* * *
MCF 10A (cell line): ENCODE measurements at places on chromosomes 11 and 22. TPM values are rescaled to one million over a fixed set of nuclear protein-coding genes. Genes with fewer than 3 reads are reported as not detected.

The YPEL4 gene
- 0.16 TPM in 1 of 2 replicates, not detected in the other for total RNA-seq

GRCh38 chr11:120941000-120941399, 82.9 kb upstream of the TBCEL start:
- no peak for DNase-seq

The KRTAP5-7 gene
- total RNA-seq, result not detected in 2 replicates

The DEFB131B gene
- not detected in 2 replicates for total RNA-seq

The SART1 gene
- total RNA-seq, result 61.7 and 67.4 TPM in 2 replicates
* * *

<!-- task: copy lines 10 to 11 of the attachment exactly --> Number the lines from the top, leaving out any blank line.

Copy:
The SART1 gene
- total RNA-seq, result 61.7 and 67.4 TPM in 2 replicates